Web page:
A new look at Japanese and Korean scrambling

Martha McGinnis


Evidence from ang-movement in Tagalog sheds new light on A-scrambling in Korean and Japanese. Like A-movement, local scrambling can create new binding relations. This follows if local scrambling can be to an A-position. Yet, like A-bar movement, such A-scrambling cannot rescue a Condition C violation in some languages, including Japanese and Korean. I propose that this is because in these cases A-scrambling leaves behind a Case-marked copy that is accessible for binding. The R-expression in the copy remains bound, violating Condition C. The predictions of the proposed Minimalist analysis closely resemble those of Saito’s 1992 and 2003 analyses, but unlike Saito’s, the proposed analysis predicts that local scrambling can also create a new Condition C violation. Evidence for this analysis comes from Tagalog, where ang-movement to the highest A-position has the same binding properties as A-scrambling, and is morphologically distinct from A-bar scrambling.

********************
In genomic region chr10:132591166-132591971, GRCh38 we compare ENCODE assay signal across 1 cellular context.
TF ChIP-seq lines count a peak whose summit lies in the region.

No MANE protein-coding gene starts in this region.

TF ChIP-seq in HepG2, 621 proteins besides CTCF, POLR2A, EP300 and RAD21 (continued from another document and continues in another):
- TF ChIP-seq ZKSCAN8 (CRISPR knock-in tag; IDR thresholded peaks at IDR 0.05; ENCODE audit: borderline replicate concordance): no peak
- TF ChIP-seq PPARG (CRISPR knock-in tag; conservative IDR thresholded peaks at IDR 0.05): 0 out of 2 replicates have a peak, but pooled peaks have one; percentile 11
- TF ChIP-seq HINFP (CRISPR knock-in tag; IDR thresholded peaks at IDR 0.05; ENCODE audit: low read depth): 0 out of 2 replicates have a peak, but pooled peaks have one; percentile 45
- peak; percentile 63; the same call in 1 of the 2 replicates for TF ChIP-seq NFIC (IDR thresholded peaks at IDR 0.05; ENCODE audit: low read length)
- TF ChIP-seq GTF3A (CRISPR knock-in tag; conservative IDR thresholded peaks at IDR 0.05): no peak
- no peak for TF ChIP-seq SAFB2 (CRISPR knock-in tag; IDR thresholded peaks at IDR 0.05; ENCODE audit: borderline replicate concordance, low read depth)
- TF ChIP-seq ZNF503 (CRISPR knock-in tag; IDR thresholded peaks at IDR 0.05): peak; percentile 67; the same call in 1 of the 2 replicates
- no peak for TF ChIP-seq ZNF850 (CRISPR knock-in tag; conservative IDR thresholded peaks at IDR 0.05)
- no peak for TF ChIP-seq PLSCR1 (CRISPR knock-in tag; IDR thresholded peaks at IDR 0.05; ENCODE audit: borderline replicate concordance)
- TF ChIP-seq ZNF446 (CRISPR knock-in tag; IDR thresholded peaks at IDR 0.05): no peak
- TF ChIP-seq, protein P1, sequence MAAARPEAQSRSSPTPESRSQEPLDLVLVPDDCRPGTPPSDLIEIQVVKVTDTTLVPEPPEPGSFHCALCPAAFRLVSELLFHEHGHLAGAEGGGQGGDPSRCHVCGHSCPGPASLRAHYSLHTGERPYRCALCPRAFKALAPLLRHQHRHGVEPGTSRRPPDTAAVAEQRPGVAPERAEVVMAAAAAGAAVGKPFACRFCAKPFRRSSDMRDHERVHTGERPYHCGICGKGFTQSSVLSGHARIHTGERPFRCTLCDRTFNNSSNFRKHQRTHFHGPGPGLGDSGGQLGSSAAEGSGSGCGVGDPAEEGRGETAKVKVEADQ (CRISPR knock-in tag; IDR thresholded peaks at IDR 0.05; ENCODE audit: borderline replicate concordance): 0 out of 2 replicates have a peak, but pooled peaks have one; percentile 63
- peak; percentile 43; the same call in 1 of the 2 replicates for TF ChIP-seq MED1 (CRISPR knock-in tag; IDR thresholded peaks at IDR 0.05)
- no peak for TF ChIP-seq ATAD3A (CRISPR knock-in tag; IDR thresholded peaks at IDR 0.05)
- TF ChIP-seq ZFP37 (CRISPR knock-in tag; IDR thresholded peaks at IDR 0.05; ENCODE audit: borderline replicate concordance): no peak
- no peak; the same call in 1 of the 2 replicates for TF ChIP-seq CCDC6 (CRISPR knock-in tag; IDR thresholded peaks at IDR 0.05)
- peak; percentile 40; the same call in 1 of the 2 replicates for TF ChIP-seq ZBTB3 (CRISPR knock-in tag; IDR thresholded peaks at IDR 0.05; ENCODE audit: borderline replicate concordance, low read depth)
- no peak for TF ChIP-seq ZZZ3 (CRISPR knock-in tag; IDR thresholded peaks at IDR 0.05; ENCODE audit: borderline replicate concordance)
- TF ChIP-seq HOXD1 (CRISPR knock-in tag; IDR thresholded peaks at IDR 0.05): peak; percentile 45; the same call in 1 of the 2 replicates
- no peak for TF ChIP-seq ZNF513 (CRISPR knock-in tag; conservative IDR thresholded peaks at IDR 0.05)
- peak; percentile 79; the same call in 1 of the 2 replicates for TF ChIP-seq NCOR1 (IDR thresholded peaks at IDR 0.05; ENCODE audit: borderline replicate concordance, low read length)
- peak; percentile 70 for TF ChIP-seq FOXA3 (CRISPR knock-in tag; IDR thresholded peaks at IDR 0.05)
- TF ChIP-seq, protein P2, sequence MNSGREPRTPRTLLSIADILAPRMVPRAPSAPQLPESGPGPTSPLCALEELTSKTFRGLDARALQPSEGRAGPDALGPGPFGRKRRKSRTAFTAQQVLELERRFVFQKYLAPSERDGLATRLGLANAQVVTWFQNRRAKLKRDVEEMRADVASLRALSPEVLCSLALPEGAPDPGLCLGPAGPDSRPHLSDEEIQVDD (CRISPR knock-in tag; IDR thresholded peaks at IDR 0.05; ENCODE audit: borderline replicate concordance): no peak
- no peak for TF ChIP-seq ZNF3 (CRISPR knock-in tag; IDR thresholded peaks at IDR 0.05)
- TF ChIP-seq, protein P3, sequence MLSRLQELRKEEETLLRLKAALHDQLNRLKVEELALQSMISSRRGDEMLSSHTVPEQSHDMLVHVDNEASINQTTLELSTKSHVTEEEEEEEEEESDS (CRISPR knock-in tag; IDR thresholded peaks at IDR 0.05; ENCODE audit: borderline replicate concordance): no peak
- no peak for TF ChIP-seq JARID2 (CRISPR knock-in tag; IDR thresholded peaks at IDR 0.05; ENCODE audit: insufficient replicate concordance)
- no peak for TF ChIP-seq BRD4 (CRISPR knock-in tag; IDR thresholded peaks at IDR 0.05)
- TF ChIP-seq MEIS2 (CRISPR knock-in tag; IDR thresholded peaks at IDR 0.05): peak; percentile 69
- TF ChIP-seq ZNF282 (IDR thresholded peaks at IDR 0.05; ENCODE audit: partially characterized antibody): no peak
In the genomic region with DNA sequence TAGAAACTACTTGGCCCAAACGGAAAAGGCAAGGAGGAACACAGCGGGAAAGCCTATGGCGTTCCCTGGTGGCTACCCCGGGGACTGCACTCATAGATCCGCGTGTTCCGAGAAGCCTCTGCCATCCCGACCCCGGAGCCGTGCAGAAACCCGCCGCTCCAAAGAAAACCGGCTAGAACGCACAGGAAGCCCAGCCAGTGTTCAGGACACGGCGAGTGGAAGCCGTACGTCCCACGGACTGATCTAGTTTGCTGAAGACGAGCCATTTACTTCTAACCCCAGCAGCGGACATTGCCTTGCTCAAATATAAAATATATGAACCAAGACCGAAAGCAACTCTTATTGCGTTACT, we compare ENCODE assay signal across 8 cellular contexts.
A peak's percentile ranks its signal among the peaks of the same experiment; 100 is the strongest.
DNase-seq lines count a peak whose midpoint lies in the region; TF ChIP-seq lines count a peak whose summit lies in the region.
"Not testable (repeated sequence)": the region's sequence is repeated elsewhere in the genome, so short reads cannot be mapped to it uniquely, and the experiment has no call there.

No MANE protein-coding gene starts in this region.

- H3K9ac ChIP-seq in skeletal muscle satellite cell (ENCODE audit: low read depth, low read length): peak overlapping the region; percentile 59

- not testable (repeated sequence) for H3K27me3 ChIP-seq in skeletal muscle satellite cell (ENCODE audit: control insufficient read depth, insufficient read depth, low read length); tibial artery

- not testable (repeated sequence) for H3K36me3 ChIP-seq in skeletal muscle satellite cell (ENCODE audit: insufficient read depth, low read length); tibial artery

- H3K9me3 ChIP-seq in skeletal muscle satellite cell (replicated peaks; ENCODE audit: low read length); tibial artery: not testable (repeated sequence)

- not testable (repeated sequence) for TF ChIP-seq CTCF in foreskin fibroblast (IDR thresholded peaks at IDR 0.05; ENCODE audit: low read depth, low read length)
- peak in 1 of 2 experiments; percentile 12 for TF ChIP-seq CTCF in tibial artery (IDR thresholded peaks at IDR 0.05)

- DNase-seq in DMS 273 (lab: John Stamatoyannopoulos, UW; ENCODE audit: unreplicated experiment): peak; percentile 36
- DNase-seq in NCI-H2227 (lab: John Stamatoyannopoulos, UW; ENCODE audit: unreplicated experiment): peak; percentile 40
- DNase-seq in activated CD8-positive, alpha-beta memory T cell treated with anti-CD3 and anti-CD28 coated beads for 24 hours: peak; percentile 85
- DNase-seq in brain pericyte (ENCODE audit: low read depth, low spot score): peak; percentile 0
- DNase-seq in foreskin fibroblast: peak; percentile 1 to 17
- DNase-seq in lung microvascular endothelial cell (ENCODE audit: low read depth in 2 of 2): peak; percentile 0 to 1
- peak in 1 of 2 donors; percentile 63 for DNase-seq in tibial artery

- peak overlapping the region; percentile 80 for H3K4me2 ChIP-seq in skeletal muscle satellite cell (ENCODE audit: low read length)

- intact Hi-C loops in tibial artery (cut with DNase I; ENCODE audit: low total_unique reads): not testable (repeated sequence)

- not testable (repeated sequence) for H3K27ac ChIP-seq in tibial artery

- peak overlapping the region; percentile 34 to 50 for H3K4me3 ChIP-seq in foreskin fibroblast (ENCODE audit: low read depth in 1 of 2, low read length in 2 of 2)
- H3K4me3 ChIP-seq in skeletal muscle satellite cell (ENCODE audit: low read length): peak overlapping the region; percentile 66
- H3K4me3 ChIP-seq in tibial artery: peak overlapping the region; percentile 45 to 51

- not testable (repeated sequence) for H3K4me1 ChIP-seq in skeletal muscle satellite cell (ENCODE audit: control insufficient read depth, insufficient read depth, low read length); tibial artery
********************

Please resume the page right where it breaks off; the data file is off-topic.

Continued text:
Japanese; Korean; Scrambling; Word Order; A-Movement; A-bar Movement; Condition C; R-expression

Full Text:


Copyright (c)